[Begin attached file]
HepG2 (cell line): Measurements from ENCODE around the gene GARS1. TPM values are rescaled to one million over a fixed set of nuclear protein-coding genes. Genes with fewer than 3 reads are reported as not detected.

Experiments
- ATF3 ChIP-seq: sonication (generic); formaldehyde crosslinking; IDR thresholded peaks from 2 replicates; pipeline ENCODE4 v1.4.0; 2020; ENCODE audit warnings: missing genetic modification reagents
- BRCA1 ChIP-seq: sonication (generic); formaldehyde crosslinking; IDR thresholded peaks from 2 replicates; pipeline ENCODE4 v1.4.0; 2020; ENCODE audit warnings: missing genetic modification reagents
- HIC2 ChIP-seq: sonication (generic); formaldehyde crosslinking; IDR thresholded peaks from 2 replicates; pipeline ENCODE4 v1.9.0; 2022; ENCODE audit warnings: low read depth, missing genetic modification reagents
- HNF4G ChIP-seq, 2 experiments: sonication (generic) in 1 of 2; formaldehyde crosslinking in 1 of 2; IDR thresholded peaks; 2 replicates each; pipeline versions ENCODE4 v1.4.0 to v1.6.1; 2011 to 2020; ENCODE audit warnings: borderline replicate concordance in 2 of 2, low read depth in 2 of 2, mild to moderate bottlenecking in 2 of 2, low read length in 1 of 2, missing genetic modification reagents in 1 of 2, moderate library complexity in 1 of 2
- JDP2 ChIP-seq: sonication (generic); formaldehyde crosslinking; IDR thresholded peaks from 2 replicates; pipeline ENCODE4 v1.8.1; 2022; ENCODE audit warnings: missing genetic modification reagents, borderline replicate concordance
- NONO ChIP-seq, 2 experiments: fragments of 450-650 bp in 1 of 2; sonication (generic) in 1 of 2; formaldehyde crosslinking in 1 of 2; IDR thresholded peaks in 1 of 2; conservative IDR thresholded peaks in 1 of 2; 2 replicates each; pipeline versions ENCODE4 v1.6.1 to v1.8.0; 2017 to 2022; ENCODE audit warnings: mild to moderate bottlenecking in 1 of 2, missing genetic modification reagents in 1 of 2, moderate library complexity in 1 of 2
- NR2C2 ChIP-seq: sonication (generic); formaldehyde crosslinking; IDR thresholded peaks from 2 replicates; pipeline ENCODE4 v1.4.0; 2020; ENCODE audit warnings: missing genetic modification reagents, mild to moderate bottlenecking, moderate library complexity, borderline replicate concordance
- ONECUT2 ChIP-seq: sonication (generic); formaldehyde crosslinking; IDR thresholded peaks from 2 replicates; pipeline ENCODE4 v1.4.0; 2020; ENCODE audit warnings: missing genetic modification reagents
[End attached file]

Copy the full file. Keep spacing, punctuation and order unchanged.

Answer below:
HepG2 (cell line): Measurements from ENCODE around the gene GARS1. TPM values are rescaled to one million over a fixed set of nuclear protein-coding genes. Genes with fewer than 3 reads are reported as not detected.

Experiments
- ATF3 ChIP-seq: sonication (generic); formaldehyde crosslinking; IDR thresholded peaks from 2 replicates; pipeline ENCODE4 v1.4.0; 2020; ENCODE audit warnings: missing genetic modification reagents
- BRCA1 ChIP-seq: sonication (generic); formaldehyde crosslinking; IDR thresholded peaks from 2 replicates; pipeline ENCODE4 v1.4.0; 2020; ENCODE audit warnings: missing genetic modification reagents
- HIC2 ChIP-seq: sonication (generic); formaldehyde crosslinking; IDR thresholded peaks from 2 replicates; pipeline ENCODE4 v1.9.0; 2022; ENCODE audit warnings: low read depth, missing genetic modification reagents
- HNF4G ChIP-seq, 2 experiments: sonication (generic) in 1 of 2; formaldehyde crosslinking in 1 of 2; IDR thresholded peaks; 2 replicates each; pipeline versions ENCODE4 v1.4.0 to v1.6.1; 2011 to 2020; ENCODE audit warnings: borderline replicate concordance in 2 of 2, low read depth in 2 of 2, mild to moderate bottlenecking in 2 of 2, low read length in 1 of 2, missing genetic modification reagents in 1 of 2, moderate library complexity in 1 of 2
- JDP2 ChIP-seq: sonication (generic); formaldehyde crosslinking; IDR thresholded peaks from 2 replicates; pipeline ENCODE4 v1.8.1; 2022; ENCODE audit warnings: missing genetic modification reagents, borderline replicate concordance
- NONO ChIP-seq, 2 experiments: fragments of 450-650 bp in 1 of 2; sonication (generic) in 1 of 2; formaldehyde crosslinking in 1 of 2; IDR thresholded peaks in 1 of 2; conservative IDR thresholded peaks in 1 of 2; 2 replicates each; pipeline versions ENCODE4 v1.6.1 to v1.8.0; 2017 to 2022; ENCODE audit warnings: mild to moderate bottlenecking in 1 of 2, missing genetic modification reagents in 1 of 2, moderate library complexity in 1 of 2
- NR2C2 ChIP-seq: sonication (generic); formaldehyde crosslinking; IDR thresholded peaks from 2 replicates; pipeline ENCODE4 v1.4.0; 2020; ENCODE audit warnings: missing genetic modification reagents, mild to moderate bottlenecking, moderate library complexity, borderline replicate concordance
- ONECUT2 ChIP-seq: sonication (generic); formaldehyde crosslinking; IDR thresholded peaks from 2 replicates; pipeline ENCODE4 v1.4.0; 2020; ENCODE audit warnings: missing genetic modification reagents